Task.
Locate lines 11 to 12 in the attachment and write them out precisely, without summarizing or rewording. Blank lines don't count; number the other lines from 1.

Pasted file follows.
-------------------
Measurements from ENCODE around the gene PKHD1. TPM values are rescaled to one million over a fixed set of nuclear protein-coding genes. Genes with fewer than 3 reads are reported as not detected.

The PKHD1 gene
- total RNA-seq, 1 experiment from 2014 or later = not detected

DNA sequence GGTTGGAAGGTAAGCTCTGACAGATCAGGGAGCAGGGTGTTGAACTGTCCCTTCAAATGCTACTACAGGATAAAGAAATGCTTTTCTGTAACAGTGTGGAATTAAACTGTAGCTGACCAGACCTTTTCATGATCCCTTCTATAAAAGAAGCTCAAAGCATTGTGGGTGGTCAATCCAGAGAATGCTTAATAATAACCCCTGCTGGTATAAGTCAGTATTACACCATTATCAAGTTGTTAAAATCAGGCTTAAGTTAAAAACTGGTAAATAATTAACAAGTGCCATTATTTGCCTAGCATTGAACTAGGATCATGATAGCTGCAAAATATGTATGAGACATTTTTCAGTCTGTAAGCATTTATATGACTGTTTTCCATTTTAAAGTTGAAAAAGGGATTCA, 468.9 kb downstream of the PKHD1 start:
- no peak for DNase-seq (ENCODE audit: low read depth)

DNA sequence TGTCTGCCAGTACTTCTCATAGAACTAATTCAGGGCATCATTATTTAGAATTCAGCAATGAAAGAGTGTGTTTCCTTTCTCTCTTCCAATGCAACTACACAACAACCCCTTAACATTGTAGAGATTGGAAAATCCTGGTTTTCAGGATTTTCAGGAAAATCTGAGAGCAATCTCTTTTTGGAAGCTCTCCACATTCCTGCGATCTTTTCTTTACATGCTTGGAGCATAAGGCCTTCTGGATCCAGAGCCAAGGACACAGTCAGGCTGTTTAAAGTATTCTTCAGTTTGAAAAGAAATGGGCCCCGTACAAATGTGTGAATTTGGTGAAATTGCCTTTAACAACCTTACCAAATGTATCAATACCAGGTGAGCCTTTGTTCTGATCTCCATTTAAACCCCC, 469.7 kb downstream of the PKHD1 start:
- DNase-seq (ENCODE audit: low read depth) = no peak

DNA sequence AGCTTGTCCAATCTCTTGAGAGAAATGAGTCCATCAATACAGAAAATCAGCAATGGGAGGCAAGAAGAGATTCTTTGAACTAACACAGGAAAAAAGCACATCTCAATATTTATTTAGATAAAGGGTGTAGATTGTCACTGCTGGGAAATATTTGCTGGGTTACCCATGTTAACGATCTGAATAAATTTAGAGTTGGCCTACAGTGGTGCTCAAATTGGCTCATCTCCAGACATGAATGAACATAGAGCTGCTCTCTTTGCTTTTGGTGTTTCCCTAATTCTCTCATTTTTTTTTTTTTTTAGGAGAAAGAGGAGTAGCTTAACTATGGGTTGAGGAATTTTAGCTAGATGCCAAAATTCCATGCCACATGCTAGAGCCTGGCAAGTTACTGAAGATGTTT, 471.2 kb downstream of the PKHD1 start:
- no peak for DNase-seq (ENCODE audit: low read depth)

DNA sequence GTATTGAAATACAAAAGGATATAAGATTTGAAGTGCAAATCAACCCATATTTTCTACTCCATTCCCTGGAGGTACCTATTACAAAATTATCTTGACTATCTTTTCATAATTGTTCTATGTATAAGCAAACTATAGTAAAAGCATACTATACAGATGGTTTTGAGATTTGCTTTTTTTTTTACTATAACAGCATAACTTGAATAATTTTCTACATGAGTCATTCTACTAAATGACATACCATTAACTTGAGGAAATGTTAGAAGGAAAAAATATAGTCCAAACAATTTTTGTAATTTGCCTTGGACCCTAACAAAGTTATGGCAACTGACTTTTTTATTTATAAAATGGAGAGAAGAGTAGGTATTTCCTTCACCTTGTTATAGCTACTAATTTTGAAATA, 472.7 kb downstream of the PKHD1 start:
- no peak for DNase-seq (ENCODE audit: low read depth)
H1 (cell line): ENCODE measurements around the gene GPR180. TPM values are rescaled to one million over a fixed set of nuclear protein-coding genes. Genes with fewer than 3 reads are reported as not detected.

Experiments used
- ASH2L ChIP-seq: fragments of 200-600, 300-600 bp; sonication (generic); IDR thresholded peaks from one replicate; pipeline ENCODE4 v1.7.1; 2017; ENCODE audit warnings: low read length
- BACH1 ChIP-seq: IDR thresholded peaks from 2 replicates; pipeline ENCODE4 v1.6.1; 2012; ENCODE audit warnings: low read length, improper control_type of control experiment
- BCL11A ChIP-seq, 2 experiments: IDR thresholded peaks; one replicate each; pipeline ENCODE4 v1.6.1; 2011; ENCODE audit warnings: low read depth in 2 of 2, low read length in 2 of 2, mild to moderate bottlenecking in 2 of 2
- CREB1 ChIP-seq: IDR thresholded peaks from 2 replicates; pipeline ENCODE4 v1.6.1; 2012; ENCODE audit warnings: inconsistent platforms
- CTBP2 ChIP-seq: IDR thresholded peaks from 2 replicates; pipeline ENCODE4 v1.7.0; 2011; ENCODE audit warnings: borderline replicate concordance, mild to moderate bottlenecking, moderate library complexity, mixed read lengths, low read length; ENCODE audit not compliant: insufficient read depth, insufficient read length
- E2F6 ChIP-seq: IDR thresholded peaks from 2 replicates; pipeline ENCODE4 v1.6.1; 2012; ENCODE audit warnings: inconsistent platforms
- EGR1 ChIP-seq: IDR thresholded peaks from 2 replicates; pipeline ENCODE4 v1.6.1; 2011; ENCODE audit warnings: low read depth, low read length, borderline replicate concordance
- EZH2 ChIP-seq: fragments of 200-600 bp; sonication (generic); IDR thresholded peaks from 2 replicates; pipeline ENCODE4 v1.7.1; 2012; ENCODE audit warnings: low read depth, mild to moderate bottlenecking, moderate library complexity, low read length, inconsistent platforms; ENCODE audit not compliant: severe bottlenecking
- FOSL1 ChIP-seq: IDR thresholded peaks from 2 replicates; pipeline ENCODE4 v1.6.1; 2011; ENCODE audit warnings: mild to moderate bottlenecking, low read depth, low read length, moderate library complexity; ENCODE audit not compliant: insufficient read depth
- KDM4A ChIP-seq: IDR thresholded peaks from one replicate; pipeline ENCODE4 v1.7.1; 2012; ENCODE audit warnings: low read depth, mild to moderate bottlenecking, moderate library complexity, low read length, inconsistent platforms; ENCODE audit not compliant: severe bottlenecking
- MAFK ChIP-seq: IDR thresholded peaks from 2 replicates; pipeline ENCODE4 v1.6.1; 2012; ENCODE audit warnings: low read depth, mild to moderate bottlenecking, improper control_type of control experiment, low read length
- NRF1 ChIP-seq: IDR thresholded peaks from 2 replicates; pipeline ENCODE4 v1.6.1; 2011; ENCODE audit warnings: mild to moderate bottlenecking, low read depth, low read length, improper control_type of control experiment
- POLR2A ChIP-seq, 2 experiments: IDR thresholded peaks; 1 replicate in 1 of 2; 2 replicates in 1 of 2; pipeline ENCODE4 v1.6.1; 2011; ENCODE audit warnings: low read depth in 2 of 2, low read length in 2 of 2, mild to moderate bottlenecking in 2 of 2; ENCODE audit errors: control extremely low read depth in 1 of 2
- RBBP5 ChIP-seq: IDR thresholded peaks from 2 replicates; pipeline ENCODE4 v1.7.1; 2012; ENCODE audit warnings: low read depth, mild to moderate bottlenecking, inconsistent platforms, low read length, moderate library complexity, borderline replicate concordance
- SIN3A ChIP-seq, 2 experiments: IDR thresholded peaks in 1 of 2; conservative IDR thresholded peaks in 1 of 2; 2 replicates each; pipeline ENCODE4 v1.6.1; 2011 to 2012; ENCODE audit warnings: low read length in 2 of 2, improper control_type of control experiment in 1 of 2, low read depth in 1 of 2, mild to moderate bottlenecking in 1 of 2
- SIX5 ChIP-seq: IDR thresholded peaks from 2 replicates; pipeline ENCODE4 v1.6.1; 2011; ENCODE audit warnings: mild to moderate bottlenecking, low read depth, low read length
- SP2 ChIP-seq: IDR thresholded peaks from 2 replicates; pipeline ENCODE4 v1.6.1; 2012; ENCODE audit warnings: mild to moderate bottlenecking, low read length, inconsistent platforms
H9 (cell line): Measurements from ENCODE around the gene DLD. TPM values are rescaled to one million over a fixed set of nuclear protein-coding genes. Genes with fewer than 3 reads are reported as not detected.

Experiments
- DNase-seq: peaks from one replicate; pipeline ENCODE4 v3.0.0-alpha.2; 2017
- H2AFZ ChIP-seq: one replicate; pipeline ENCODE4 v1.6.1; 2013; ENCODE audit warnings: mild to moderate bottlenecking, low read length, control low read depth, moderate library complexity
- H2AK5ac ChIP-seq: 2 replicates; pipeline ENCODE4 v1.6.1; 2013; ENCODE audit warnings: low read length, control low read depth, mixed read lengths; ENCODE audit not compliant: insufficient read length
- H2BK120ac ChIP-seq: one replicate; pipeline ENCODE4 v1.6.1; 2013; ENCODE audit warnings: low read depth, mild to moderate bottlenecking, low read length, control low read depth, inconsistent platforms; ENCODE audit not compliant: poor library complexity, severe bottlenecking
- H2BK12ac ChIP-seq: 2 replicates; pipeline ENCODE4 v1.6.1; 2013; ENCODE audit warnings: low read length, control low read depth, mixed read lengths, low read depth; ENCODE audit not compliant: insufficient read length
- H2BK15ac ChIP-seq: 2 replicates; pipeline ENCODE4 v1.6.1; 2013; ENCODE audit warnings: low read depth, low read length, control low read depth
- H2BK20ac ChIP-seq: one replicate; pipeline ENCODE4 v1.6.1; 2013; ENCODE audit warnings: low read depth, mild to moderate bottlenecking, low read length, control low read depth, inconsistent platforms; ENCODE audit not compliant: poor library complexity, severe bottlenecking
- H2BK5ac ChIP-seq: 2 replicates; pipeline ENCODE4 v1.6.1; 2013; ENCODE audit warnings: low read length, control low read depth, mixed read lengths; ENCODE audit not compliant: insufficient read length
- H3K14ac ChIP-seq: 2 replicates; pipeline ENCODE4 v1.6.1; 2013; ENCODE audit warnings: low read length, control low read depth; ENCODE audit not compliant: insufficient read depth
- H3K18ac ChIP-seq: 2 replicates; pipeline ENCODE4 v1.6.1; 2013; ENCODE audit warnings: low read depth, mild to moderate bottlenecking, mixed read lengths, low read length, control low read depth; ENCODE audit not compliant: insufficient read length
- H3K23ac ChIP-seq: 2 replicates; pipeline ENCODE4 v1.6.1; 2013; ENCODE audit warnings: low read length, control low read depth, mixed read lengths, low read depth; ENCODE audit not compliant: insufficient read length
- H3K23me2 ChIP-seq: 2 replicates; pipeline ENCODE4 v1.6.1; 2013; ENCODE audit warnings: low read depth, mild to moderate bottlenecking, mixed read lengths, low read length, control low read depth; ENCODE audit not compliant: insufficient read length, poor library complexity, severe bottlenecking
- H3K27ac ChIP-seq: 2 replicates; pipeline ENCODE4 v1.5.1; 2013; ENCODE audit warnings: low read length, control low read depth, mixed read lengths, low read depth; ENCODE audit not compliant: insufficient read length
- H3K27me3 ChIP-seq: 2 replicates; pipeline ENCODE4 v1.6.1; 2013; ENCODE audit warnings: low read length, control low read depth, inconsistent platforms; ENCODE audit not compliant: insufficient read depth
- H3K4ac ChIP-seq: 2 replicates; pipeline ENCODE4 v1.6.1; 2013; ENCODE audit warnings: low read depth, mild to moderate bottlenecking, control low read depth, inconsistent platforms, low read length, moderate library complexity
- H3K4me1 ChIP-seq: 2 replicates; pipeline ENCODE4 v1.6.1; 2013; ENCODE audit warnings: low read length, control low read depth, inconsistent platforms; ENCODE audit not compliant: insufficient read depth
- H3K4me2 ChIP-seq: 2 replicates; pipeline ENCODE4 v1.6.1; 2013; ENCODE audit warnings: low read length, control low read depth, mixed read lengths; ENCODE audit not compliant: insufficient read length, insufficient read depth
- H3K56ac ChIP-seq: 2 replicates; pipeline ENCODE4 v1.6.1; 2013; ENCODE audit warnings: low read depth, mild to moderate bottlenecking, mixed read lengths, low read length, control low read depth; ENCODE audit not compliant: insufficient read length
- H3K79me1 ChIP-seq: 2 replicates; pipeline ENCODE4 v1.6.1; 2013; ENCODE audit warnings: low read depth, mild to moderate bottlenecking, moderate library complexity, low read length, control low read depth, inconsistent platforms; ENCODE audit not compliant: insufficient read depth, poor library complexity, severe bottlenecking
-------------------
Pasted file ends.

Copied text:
- no peak for DNase-seq (ENCODE audit: low read depth)
H1 (cell line): ENCODE measurements around the gene GPR180. TPM values are rescaled to one million over a fixed set of nuclear protein-coding genes. Genes with fewer than 3 reads are reported as not detected.